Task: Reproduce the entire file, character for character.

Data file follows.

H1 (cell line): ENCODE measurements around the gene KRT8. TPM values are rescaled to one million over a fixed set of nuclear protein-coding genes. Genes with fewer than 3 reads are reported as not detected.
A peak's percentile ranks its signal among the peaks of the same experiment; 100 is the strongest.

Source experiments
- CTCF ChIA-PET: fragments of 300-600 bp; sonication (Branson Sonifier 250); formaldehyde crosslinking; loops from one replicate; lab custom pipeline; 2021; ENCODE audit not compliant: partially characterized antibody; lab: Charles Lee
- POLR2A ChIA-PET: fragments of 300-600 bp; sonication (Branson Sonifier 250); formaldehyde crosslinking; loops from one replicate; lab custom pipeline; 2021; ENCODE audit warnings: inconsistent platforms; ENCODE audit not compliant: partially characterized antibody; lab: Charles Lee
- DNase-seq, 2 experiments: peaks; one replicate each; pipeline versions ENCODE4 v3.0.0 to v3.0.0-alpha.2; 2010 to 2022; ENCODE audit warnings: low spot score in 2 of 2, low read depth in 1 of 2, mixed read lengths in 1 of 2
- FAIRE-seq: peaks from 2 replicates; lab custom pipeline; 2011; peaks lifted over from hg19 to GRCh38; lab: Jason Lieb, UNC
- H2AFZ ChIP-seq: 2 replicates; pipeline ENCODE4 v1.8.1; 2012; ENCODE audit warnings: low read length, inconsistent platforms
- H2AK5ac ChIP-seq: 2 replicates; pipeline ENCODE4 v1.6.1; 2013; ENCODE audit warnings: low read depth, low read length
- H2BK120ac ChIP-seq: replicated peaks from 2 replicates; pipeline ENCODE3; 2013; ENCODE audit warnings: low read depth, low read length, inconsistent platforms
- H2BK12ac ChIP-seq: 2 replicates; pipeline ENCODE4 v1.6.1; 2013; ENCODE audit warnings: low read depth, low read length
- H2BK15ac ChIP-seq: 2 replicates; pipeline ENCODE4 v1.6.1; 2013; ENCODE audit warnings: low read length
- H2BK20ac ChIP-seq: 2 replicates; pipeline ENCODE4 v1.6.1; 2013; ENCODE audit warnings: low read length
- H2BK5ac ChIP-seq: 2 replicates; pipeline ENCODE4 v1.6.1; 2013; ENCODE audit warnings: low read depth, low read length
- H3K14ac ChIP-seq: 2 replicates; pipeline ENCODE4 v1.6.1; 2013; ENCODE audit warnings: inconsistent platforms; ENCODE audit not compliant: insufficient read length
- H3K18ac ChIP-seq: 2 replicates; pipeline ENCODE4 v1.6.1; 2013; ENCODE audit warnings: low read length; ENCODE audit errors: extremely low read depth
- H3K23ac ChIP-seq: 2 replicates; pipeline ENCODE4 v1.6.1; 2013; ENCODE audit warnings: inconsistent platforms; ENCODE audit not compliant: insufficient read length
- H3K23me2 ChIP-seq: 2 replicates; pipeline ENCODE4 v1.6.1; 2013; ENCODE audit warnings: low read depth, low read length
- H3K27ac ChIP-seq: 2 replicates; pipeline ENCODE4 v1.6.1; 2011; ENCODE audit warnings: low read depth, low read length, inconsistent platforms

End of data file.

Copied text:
H1 (cell line): ENCODE measurements around the gene KRT8. TPM values are rescaled to one million over a fixed set of nuclear protein-coding genes. Genes with fewer than 3 reads are reported as not detected.
A peak's percentile ranks its signal among the peaks of the same experiment; 100 is the strongest.

Source experiments
- CTCF ChIA-PET: fragments of 300-600 bp; sonication (Branson Sonifier 250); formaldehyde crosslinking; loops from one replicate; lab custom pipeline; 2021; ENCODE audit not compliant: partially characterized antibody; lab: Charles Lee
- POLR2A ChIA-PET: fragments of 300-600 bp; sonication (Branson Sonifier 250); formaldehyde crosslinking; loops from one replicate; lab custom pipeline; 2021; ENCODE audit warnings: inconsistent platforms; ENCODE audit not compliant: partially characterized antibody; lab: Charles Lee
- DNase-seq, 2 experiments: peaks; one replicate each; pipeline versions ENCODE4 v3.0.0 to v3.0.0-alpha.2; 2010 to 2022; ENCODE audit warnings: low spot score in 2 of 2, low read depth in 1 of 2, mixed read lengths in 1 of 2
- FAIRE-seq: peaks from 2 replicates; lab custom pipeline; 2011; peaks lifted over from hg19 to GRCh38; lab: Jason Lieb, UNC
- H2AFZ ChIP-seq: 2 replicates; pipeline ENCODE4 v1.8.1; 2012; ENCODE audit warnings: low read length, inconsistent platforms
- H2AK5ac ChIP-seq: 2 replicates; pipeline ENCODE4 v1.6.1; 2013; ENCODE audit warnings: low read depth, low read length
- H2BK120ac ChIP-seq: replicated peaks from 2 replicates; pipeline ENCODE3; 2013; ENCODE audit warnings: low read depth, low read length, inconsistent platforms
- H2BK12ac ChIP-seq: 2 replicates; pipeline ENCODE4 v1.6.1; 2013; ENCODE audit warnings: low read depth, low read length
- H2BK15ac ChIP-seq: 2 replicates; pipeline ENCODE4 v1.6.1; 2013; ENCODE audit warnings: low read length
- H2BK20ac ChIP-seq: 2 replicates; pipeline ENCODE4 v1.6.1; 2013; ENCODE audit warnings: low read length
- H2BK5ac ChIP-seq: 2 replicates; pipeline ENCODE4 v1.6.1; 2013; ENCODE audit warnings: low read depth, low read length
- H3K14ac ChIP-seq: 2 replicates; pipeline ENCODE4 v1.6.1; 2013; ENCODE audit warnings: inconsistent platforms; ENCODE audit not compliant: insufficient read length
- H3K18ac ChIP-seq: 2 replicates; pipeline ENCODE4 v1.6.1; 2013; ENCODE audit warnings: low read length; ENCODE audit errors: extremely low read depth
- H3K23ac ChIP-seq: 2 replicates; pipeline ENCODE4 v1.6.1; 2013; ENCODE audit warnings: inconsistent platforms; ENCODE audit not compliant: insufficient read length
- H3K23me2 ChIP-seq: 2 replicates; pipeline ENCODE4 v1.6.1; 2013; ENCODE audit warnings: low read depth, low read length
- H3K27ac ChIP-seq: 2 replicates; pipeline ENCODE4 v1.6.1; 2011; ENCODE audit warnings: low read depth, low read length, inconsistent platforms